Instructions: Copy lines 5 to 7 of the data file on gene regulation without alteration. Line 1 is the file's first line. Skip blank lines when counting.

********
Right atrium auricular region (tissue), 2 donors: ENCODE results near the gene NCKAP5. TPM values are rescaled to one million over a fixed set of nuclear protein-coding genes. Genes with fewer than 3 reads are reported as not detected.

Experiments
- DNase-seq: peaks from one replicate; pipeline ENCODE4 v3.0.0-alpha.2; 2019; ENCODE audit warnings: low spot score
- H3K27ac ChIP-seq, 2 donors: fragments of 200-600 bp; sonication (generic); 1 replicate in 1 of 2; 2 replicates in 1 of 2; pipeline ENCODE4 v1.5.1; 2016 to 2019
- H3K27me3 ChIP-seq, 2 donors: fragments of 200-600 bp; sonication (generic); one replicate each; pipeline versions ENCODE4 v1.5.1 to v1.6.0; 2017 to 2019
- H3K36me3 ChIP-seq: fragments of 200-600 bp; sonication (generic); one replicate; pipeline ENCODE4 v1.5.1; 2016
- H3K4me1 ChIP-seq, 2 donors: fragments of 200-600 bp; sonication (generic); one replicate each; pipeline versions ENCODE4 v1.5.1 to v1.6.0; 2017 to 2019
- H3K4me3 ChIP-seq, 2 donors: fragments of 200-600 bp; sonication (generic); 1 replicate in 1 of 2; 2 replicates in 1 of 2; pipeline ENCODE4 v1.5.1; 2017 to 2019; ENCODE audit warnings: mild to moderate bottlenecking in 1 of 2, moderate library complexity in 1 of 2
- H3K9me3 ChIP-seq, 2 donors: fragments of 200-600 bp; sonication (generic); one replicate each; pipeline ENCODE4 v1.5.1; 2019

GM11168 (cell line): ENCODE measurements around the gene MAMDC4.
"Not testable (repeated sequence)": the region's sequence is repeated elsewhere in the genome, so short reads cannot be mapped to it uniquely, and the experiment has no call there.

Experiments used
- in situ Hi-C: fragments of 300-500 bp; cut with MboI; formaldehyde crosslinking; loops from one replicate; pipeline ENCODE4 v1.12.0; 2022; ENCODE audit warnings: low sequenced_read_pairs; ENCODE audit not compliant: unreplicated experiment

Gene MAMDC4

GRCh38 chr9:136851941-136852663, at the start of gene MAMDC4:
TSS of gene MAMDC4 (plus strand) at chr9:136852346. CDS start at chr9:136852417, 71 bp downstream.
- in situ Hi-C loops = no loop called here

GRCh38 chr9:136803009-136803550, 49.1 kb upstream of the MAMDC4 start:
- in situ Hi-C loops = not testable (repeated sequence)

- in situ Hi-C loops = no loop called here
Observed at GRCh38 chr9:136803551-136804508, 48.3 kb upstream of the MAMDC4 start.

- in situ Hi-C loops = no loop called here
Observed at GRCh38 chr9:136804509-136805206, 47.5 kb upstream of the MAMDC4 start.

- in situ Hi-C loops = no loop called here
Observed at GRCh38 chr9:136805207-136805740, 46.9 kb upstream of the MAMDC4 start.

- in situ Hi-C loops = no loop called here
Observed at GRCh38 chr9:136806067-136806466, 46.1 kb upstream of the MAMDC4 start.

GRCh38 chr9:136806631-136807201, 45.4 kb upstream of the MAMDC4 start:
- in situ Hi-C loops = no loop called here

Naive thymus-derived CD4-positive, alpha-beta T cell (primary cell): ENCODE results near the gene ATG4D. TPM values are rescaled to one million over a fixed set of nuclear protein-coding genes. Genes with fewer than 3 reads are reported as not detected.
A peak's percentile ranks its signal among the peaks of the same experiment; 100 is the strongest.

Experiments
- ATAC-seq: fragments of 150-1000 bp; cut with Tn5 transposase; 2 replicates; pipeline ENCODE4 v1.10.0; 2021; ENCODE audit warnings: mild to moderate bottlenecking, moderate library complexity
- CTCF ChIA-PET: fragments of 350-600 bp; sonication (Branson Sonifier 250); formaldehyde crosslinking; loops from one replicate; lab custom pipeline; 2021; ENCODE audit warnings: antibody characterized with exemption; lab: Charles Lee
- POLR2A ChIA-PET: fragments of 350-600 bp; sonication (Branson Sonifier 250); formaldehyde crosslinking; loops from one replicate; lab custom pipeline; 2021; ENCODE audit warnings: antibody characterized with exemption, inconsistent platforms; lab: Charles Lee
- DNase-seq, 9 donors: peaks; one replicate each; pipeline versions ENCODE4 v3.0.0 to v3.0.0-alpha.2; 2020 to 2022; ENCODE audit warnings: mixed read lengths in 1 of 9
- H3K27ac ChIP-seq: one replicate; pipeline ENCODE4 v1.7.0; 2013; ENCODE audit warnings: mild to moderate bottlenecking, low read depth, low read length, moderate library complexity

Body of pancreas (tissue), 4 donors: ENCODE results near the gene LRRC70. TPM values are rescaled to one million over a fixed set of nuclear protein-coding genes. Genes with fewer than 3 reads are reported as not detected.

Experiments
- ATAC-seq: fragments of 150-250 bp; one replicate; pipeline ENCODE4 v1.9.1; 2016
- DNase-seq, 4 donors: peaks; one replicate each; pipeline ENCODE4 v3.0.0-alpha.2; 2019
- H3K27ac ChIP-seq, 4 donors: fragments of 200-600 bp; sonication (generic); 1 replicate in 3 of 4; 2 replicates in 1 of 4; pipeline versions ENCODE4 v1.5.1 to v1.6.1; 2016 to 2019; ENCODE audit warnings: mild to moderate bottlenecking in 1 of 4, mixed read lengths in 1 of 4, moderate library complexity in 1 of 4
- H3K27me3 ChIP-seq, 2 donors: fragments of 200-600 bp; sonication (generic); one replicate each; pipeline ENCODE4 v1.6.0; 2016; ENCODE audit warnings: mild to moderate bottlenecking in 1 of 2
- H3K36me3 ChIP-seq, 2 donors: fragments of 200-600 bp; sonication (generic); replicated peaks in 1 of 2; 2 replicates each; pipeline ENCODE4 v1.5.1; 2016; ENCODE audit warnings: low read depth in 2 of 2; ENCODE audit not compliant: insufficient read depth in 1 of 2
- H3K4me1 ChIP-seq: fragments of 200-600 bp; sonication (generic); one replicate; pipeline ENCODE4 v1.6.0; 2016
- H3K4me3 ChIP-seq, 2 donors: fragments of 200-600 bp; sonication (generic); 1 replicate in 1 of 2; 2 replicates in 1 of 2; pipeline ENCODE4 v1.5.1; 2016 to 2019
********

- H3K27me3 ChIP-seq, 2 donors: fragments of 200-600 bp; sonication (generic); one replicate each; pipeline versions ENCODE4 v1.5.1 to v1.6.0; 2017 to 2019
- H3K36me3 ChIP-seq: fragments of 200-600 bp; sonication (generic); one replicate; pipeline ENCODE4 v1.5.1; 2016
- H3K4me1 ChIP-seq, 2 donors: fragments of 200-600 bp; sonication (generic); one replicate each; pipeline versions ENCODE4 v1.5.1 to v1.6.0; 2017 to 2019